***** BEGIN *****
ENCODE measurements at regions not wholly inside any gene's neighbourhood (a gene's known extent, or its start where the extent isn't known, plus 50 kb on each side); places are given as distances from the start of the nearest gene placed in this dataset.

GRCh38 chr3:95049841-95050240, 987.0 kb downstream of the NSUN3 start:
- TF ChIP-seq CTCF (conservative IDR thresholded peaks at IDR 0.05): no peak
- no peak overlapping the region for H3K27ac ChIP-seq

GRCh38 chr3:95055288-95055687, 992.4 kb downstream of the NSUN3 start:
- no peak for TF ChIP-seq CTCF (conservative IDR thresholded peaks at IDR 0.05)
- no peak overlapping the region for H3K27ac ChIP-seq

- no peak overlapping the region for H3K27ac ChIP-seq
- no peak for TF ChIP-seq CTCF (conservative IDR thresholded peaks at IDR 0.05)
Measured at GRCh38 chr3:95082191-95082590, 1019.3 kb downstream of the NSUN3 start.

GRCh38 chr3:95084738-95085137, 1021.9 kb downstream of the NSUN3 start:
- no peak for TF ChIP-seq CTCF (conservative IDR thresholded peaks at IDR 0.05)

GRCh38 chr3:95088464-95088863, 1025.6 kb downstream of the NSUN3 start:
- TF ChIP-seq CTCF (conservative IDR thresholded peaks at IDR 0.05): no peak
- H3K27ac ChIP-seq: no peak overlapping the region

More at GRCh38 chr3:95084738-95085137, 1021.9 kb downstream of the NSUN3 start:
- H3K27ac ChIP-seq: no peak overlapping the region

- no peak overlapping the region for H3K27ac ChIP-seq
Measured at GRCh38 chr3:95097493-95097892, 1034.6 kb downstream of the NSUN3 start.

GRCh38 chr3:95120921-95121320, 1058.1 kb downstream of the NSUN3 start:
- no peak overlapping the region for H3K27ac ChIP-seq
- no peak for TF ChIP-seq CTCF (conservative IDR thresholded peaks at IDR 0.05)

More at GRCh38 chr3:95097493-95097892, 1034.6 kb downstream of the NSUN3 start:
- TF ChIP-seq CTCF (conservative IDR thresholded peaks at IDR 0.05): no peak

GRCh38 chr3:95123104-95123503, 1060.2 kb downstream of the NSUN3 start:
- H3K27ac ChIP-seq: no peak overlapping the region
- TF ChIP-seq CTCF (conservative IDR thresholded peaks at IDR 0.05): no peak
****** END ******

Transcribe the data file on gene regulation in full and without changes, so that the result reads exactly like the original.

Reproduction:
ENCODE measurements at regions not wholly inside any gene's neighbourhood (a gene's known extent, or its start where the extent isn't known, plus 50 kb on each side); places are given as distances from the start of the nearest gene placed in this dataset.

GRCh38 chr3:95049841-95050240, 987.0 kb downstream of the NSUN3 start:
- TF ChIP-seq CTCF (conservative IDR thresholded peaks at IDR 0.05): no peak
- no peak overlapping the region for H3K27ac ChIP-seq

GRCh38 chr3:95055288-95055687, 992.4 kb downstream of the NSUN3 start:
- no peak for TF ChIP-seq CTCF (conservative IDR thresholded peaks at IDR 0.05)
- no peak overlapping the region for H3K27ac ChIP-seq

- no peak overlapping the region for H3K27ac ChIP-seq
- no peak for TF ChIP-seq CTCF (conservative IDR thresholded peaks at IDR 0.05)
Measured at GRCh38 chr3:95082191-95082590, 1019.3 kb downstream of the NSUN3 start.

GRCh38 chr3:95084738-95085137, 1021.9 kb downstream of the NSUN3 start:
- no peak for TF ChIP-seq CTCF (conservative IDR thresholded peaks at IDR 0.05)

GRCh38 chr3:95088464-95088863, 1025.6 kb downstream of the NSUN3 start:
- TF ChIP-seq CTCF (conservative IDR thresholded peaks at IDR 0.05): no peak
- H3K27ac ChIP-seq: no peak overlapping the region

More at GRCh38 chr3:95084738-95085137, 1021.9 kb downstream of the NSUN3 start:
- H3K27ac ChIP-seq: no peak overlapping the region

- no peak overlapping the region for H3K27ac ChIP-seq
Measured at GRCh38 chr3:95097493-95097892, 1034.6 kb downstream of the NSUN3 start.

GRCh38 chr3:95120921-95121320, 1058.1 kb downstream of the NSUN3 start:
- no peak overlapping the region for H3K27ac ChIP-seq
- no peak for TF ChIP-seq CTCF (conservative IDR thresholded peaks at IDR 0.05)

More at GRCh38 chr3:95097493-95097892, 1034.6 kb downstream of the NSUN3 start:
- TF ChIP-seq CTCF (conservative IDR thresholded peaks at IDR 0.05): no peak

GRCh38 chr3:95123104-95123503, 1060.2 kb downstream of the NSUN3 start:
- H3K27ac ChIP-seq: no peak overlapping the region
- TF ChIP-seq CTCF (conservative IDR thresholded peaks at IDR 0.05): no peak